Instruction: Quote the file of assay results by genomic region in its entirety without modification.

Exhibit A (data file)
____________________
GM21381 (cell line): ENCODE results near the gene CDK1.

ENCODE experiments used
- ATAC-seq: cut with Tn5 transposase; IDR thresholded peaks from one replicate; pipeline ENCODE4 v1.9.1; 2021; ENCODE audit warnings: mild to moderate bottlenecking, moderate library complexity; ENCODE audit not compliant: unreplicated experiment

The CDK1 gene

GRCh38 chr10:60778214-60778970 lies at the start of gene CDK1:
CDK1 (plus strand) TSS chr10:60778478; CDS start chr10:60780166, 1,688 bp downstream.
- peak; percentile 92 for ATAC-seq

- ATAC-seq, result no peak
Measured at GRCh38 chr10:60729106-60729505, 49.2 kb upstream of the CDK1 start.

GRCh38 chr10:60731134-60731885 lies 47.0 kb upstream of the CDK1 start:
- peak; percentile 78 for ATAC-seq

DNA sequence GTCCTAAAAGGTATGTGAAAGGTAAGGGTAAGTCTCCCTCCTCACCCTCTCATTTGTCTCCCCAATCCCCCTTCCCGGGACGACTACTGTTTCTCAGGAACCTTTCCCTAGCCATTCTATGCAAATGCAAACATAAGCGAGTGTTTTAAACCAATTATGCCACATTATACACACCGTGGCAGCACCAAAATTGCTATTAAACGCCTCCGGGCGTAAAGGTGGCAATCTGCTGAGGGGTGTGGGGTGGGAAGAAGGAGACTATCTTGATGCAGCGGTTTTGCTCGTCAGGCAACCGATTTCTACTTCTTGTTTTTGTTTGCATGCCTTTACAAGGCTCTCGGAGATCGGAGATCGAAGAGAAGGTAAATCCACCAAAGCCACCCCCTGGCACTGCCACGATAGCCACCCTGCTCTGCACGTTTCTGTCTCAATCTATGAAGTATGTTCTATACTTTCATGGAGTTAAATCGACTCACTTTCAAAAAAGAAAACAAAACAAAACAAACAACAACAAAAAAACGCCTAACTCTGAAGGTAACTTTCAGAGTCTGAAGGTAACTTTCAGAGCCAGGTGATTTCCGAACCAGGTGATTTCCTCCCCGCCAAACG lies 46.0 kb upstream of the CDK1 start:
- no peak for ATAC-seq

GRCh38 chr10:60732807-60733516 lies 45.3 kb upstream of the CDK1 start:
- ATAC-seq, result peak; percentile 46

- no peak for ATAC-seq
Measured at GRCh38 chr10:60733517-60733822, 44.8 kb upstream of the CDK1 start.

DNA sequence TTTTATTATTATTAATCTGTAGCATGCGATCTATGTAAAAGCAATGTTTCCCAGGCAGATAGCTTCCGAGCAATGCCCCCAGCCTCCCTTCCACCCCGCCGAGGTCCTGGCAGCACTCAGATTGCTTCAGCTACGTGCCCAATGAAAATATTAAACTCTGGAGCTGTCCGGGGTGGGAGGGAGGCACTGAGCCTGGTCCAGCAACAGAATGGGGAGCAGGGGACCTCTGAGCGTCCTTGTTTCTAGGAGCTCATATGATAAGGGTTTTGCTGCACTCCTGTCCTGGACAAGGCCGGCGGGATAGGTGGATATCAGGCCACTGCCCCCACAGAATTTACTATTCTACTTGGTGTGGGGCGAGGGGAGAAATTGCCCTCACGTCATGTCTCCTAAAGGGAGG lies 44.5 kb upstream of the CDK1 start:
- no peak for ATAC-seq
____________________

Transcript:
GM21381 (cell line): ENCODE results near the gene CDK1.

ENCODE experiments used
- ATAC-seq: cut with Tn5 transposase; IDR thresholded peaks from one replicate; pipeline ENCODE4 v1.9.1; 2021; ENCODE audit warnings: mild to moderate bottlenecking, moderate library complexity; ENCODE audit not compliant: unreplicated experiment

The CDK1 gene

GRCh38 chr10:60778214-60778970 lies at the start of gene CDK1:
CDK1 (plus strand) TSS chr10:60778478; CDS start chr10:60780166, 1,688 bp downstream.
- peak; percentile 92 for ATAC-seq

- ATAC-seq, result no peak
Measured at GRCh38 chr10:60729106-60729505, 49.2 kb upstream of the CDK1 start.

GRCh38 chr10:60731134-60731885 lies 47.0 kb upstream of the CDK1 start:
- peak; percentile 78 for ATAC-seq

DNA sequence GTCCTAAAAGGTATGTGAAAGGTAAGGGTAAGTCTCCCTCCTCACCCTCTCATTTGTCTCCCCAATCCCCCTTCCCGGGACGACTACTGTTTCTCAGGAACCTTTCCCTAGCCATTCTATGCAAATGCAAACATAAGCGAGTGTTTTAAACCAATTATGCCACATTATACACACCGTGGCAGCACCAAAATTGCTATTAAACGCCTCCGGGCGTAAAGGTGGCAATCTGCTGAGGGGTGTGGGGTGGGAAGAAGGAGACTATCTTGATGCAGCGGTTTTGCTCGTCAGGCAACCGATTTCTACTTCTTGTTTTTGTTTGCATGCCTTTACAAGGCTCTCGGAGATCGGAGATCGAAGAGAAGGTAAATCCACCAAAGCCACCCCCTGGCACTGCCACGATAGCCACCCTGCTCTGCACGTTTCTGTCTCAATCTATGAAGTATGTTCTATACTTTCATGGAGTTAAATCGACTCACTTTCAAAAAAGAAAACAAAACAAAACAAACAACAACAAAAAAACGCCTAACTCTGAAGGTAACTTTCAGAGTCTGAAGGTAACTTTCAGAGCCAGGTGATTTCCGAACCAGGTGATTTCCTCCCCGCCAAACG lies 46.0 kb upstream of the CDK1 start:
- no peak for ATAC-seq

GRCh38 chr10:60732807-60733516 lies 45.3 kb upstream of the CDK1 start:
- ATAC-seq, result peak; percentile 46

- no peak for ATAC-seq
Measured at GRCh38 chr10:60733517-60733822, 44.8 kb upstream of the CDK1 start.

DNA sequence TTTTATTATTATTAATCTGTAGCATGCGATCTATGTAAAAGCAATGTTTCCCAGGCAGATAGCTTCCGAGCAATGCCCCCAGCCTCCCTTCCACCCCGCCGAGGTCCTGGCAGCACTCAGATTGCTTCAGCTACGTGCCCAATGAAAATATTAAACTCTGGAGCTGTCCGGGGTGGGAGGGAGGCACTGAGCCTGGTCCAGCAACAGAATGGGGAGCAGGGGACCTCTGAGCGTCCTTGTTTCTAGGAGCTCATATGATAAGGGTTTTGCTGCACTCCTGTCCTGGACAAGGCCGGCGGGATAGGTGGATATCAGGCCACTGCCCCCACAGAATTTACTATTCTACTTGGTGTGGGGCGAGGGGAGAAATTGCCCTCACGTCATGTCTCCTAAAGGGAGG lies 44.5 kb upstream of the CDK1 start:
- no peak for ATAC-seq